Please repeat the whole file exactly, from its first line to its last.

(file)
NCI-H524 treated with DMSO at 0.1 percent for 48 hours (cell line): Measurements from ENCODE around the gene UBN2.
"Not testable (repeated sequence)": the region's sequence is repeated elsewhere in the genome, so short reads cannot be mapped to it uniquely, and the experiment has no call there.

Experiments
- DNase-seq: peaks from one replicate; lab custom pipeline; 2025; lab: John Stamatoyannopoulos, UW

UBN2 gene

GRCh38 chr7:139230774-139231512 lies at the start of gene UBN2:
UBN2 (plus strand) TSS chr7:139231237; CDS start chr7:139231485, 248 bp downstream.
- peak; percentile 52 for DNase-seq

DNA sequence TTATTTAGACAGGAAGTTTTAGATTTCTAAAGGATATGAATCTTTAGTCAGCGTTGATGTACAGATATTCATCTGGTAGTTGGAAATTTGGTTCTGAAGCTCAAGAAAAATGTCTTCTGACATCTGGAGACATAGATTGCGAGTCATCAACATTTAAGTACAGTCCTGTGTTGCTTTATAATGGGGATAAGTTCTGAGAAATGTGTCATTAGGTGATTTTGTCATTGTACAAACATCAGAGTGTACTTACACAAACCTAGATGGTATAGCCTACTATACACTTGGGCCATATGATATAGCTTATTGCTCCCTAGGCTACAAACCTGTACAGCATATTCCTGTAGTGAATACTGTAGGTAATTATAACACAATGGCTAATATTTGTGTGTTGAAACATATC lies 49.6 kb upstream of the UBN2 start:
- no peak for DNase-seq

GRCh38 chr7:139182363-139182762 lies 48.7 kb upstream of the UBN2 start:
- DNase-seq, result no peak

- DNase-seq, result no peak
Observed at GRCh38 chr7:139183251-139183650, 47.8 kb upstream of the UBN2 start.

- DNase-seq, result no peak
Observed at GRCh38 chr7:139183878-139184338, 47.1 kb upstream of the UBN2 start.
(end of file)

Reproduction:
NCI-H524 treated with DMSO at 0.1 percent for 48 hours (cell line): Measurements from ENCODE around the gene UBN2.
"Not testable (repeated sequence)": the region's sequence is repeated elsewhere in the genome, so short reads cannot be mapped to it uniquely, and the experiment has no call there.

Experiments
- DNase-seq: peaks from one replicate; lab custom pipeline; 2025; lab: John Stamatoyannopoulos, UW

UBN2 gene

GRCh38 chr7:139230774-139231512 lies at the start of gene UBN2:
UBN2 (plus strand) TSS chr7:139231237; CDS start chr7:139231485, 248 bp downstream.
- peak; percentile 52 for DNase-seq

DNA sequence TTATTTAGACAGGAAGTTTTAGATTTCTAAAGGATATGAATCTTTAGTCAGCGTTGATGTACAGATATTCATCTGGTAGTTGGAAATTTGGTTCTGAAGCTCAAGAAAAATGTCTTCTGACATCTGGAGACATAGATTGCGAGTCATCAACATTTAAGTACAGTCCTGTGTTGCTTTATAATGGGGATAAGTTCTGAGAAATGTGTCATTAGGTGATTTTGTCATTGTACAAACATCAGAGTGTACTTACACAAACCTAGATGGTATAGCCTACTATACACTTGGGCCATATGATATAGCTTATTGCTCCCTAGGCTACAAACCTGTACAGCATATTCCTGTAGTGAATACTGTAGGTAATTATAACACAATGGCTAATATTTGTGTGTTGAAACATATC lies 49.6 kb upstream of the UBN2 start:
- no peak for DNase-seq

GRCh38 chr7:139182363-139182762 lies 48.7 kb upstream of the UBN2 start:
- DNase-seq, result no peak

- DNase-seq, result no peak
Observed at GRCh38 chr7:139183251-139183650, 47.8 kb upstream of the UBN2 start.

- DNase-seq, result no peak
Observed at GRCh38 chr7:139183878-139184338, 47.1 kb upstream of the UBN2 start.